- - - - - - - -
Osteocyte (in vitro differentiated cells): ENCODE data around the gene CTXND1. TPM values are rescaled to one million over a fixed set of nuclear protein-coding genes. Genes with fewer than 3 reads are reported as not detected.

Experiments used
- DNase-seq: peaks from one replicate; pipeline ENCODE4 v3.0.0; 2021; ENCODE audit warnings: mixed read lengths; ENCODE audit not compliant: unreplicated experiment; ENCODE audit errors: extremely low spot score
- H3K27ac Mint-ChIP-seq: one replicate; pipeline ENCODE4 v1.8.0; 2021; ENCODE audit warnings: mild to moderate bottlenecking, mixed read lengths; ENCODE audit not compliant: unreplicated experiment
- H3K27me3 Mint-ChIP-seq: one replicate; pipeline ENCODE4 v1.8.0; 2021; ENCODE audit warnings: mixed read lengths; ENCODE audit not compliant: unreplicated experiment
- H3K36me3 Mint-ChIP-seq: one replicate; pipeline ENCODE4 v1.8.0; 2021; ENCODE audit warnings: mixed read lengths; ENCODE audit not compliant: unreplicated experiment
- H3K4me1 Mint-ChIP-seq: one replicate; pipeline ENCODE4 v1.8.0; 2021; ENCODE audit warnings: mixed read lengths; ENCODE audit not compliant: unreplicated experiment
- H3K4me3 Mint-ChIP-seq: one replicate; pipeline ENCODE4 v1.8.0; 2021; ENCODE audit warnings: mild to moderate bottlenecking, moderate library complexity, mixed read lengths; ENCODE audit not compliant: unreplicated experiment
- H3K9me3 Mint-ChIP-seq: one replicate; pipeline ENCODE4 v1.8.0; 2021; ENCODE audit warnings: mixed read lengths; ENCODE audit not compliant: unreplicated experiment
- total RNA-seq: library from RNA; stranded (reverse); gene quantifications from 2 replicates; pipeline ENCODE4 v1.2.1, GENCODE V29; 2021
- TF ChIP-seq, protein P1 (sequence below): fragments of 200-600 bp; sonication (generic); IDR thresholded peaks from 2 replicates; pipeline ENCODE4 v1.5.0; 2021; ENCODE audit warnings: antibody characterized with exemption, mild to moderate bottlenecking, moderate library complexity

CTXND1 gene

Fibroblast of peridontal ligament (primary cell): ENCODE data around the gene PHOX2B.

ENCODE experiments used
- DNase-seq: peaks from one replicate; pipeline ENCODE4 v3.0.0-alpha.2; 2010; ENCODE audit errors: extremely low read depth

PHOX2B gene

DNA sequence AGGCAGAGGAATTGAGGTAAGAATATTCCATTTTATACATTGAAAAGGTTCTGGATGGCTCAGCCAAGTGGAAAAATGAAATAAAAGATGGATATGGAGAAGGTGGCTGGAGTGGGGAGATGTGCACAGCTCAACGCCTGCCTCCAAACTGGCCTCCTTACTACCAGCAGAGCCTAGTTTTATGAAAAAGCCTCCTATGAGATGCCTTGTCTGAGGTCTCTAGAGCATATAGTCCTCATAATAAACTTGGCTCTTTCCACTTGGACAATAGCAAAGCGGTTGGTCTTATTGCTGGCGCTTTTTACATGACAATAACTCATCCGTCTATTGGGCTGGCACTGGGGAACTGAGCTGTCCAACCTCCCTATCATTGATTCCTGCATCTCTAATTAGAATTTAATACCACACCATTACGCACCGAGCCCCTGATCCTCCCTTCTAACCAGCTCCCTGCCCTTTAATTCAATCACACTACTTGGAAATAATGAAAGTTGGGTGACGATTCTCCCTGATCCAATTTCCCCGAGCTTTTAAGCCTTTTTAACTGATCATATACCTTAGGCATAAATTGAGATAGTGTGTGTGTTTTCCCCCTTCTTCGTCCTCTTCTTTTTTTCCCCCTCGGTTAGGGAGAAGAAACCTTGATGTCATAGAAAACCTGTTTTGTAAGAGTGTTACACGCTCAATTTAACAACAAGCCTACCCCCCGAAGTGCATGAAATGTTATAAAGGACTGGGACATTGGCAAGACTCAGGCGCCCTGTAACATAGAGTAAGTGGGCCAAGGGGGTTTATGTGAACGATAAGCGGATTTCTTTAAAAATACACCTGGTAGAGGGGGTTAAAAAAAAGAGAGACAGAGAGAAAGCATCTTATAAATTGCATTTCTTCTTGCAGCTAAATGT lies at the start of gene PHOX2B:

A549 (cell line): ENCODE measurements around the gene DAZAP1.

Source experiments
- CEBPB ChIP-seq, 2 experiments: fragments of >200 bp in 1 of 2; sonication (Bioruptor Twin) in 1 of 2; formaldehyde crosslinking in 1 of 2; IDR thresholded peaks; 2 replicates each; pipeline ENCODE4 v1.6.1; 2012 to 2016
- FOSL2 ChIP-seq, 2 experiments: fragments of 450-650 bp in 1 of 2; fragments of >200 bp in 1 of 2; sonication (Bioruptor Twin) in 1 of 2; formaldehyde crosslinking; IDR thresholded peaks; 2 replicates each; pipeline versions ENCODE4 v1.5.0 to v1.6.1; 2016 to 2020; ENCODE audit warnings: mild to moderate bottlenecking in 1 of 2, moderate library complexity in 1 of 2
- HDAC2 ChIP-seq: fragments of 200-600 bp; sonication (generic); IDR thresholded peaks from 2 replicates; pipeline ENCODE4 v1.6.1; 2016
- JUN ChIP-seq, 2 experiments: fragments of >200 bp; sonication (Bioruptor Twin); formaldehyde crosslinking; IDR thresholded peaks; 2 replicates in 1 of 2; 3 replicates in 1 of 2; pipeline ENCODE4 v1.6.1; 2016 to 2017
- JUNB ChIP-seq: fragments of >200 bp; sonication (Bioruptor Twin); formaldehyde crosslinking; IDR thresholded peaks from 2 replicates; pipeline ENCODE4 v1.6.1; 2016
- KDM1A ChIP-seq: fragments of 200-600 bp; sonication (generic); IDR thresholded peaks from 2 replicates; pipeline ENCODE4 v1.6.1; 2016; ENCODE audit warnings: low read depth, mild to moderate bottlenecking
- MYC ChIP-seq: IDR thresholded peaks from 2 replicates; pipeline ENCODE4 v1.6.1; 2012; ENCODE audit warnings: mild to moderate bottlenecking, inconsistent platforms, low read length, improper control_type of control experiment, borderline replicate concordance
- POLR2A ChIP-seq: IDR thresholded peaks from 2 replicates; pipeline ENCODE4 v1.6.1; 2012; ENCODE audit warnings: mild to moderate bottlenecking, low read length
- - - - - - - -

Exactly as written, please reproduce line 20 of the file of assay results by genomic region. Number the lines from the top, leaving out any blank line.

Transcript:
- CEBPB ChIP-seq, 2 experiments: fragments of >200 bp in 1 of 2; sonication (Bioruptor Twin) in 1 of 2; formaldehyde crosslinking in 1 of 2; IDR thresholded peaks; 2 replicates each; pipeline ENCODE4 v1.6.1; 2012 to 2016